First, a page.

Economist William Chittenden illuminates who benefits and who pays when borrowers get a break on paying back their federal student loans.
1. How helpful is this pause to individual borrowers?
Now, these borrowers will continue to get a break on making payments until May 1, 2022. With an average monthly payment of US$393, the collective direct benefits to these 18.1 million borrowers have been over $7.1 billion per month, or over $85 billion annually, to save, pay down other debts or spend on goods and services.
In contrast, the 25 million borrowers who weren’t already making payments before the loan pause – those in college, recent graduates and those in default – do not immediately benefit, as they do not have extra money to spend.
Although most borrowers are not directly benefiting from the payment pause since they were not making payments, the vast majority are benefiting from the suspension of interest accruing on their federal student loans.
2. Would cancellation really help the economy?
As an economist who studies student loan debt, I would argue that total federal student loan forgiveness would have a positive, but relatively modest, economic impact. Since most federal student loan borrowers have not been making payments since early 2020, most of any financial benefit is already reflected in the current level of gross domestic product. They are already spending the money that would have gone toward the payments on other things. The latest payment pause does not give them any additional money to immediately spend.
If Biden were to restart student loan payments on May 1, that may lead to a drop in GDP, as the money for those payments could no longer be spent on other things, like food, clothing or leisure. However, preventing a drop in economic activity is not the same as growing the economy.
In a Dec. 8, 2021, letter, three Democrats – Senators Elizabeth Warren of Massachusetts and Chuck Schumer of New York, and Rep. Ayanna Pressley of Massachusetts – asked Biden to cancel all federal student loan debt by executive order. The letter argued that canceling all $1.6 trillion in federal student loan debt “has the potential to add $173.83 billion – in 2020 dollars – to the nation’s GDP in the first year after implementation.”
The economic model used to estimate “the potential to add $173.83 billion” to GDP cited in the letter is based, in part, on the unrealistic assumption that all student loan borrowers are currently making payments. Many student loan borrowers are currently in college and were not required to make payments prior to the payment pause. Forgiving their federal student loans would reduce the borrowers’ debt, but since they were not making student loan payments, this would not result in any immediate increase in economic activity. Any increase in GDP would come years later when they would have been required to start making payments.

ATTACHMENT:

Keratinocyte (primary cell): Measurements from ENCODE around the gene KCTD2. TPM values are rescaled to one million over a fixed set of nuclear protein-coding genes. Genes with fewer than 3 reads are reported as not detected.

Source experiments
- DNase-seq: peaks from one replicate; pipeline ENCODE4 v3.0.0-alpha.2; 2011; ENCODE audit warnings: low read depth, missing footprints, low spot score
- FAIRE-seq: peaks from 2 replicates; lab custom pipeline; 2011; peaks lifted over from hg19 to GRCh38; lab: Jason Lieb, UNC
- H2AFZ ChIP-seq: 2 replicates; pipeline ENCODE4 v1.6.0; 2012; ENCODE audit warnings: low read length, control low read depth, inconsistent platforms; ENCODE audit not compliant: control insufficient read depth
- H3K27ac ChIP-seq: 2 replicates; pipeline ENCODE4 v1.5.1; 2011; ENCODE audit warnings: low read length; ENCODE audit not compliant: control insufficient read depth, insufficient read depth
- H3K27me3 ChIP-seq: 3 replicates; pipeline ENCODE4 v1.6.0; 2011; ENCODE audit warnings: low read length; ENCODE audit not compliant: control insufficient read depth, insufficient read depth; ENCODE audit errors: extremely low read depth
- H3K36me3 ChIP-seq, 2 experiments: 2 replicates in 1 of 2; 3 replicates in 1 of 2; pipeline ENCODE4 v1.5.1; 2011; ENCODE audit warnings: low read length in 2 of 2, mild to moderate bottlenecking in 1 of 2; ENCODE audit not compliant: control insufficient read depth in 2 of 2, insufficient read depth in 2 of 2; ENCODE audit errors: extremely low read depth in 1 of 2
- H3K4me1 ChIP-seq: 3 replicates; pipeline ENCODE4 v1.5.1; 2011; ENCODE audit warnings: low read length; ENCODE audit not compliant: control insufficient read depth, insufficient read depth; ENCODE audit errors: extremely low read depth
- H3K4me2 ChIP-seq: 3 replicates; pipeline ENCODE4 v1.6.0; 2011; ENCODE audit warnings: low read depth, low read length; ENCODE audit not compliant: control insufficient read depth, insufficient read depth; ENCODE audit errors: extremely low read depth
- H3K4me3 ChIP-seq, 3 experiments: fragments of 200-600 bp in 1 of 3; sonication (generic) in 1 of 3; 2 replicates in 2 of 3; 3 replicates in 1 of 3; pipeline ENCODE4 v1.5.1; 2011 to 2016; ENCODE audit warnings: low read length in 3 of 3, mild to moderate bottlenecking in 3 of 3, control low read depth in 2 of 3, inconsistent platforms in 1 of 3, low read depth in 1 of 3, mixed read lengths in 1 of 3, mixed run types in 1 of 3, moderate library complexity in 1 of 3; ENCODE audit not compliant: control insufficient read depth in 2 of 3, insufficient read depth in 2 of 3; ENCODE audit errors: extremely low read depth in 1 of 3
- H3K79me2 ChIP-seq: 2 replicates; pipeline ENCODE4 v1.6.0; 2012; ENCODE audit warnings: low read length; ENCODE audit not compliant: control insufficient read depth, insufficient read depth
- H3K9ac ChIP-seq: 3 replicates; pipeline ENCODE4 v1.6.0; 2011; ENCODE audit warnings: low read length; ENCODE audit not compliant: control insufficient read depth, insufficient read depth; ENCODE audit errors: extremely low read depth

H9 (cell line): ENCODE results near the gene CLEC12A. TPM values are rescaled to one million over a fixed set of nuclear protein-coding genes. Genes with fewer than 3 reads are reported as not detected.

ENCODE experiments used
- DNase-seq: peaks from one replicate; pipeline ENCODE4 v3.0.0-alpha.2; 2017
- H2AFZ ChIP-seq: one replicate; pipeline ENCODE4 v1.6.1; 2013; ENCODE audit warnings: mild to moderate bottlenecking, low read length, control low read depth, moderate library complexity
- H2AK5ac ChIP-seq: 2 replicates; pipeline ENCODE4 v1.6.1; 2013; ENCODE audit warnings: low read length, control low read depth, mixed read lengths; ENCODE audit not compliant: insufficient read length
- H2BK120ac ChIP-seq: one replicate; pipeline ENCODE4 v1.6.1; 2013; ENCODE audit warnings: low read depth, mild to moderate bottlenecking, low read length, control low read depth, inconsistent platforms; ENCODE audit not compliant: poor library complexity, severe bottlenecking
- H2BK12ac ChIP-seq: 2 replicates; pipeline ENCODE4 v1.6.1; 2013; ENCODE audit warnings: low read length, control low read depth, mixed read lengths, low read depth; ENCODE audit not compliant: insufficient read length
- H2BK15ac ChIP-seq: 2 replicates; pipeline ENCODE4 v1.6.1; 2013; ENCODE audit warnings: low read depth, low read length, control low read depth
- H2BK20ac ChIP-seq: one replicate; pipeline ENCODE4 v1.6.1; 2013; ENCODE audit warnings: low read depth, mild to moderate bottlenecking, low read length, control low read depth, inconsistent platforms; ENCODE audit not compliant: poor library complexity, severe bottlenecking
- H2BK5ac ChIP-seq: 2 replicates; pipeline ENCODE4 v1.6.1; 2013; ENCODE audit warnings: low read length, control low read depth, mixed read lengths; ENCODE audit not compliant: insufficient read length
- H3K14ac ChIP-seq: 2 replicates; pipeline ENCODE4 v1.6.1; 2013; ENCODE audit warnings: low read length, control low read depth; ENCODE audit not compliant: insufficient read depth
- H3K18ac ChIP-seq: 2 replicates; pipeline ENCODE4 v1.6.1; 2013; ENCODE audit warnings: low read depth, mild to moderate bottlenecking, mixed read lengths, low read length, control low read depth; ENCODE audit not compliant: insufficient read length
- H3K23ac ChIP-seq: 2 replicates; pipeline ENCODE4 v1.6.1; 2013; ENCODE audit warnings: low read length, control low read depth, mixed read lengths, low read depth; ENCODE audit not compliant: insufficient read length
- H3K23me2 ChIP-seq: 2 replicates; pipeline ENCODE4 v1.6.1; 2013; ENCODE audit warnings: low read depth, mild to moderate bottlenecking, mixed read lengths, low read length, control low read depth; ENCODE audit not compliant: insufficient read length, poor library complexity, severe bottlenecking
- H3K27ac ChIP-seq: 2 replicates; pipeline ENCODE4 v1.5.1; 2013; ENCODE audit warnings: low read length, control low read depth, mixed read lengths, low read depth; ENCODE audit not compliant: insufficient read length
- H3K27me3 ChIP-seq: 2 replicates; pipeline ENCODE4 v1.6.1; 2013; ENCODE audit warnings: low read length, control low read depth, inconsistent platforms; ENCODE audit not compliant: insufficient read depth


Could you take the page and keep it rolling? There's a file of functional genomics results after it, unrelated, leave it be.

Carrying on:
For those who were making payments, loan forgiveness may result in some new spending, leading to some economic growth. However, some of the funds would likely be saved or used to pay down other debt. While both of these actions benefit the individual borrower, neither adds to GDP. While total student loan forgiveness may help prevent a decline in GDP, it is unlikely to lead to any significant economic growth in the near future.
This analysis does not address the social costs of student loan debt, like delaying marriage or having children. Nor does it address what should be done regarding paying for college going forward.
One study concluded that total student loan forgiveness would increase GDP on “average between $86 billion and $108 billion per year.” Another estimated total student loan forgiveness would result in about $90 billion of cash available to spend each year. Although around $100 billion per year may seem like a significant amount, it is only 0.43% of the $23.2 trillion in annual U.S. GDP. Even the higher estimate of $173.83 billion is only 0.75% of GDP.
Although student loan forgiveness provides modest benefits to the U.S. economy, it is estimated the financial costs outweigh the benefits to the economy. One study estimates that every dollar of student loan forgiveness results in only 8 to 23 cents of economic growth in the U.S. economy. Another study estimated the growth in GDP over 10 years would be between $252 billion and $1 trillion, compared to the cost of $1.4 trillion of student loan forgiveness.
3. Who pays for cancellation?
Since federal student loans are made by the U.S. government, which is financed by U.S. taxpayers, U.S. taxpayers will ultimately bear the cost if those loans are canceled.
Author Bio: William Chittenden is Presidential Fellow at Texas State University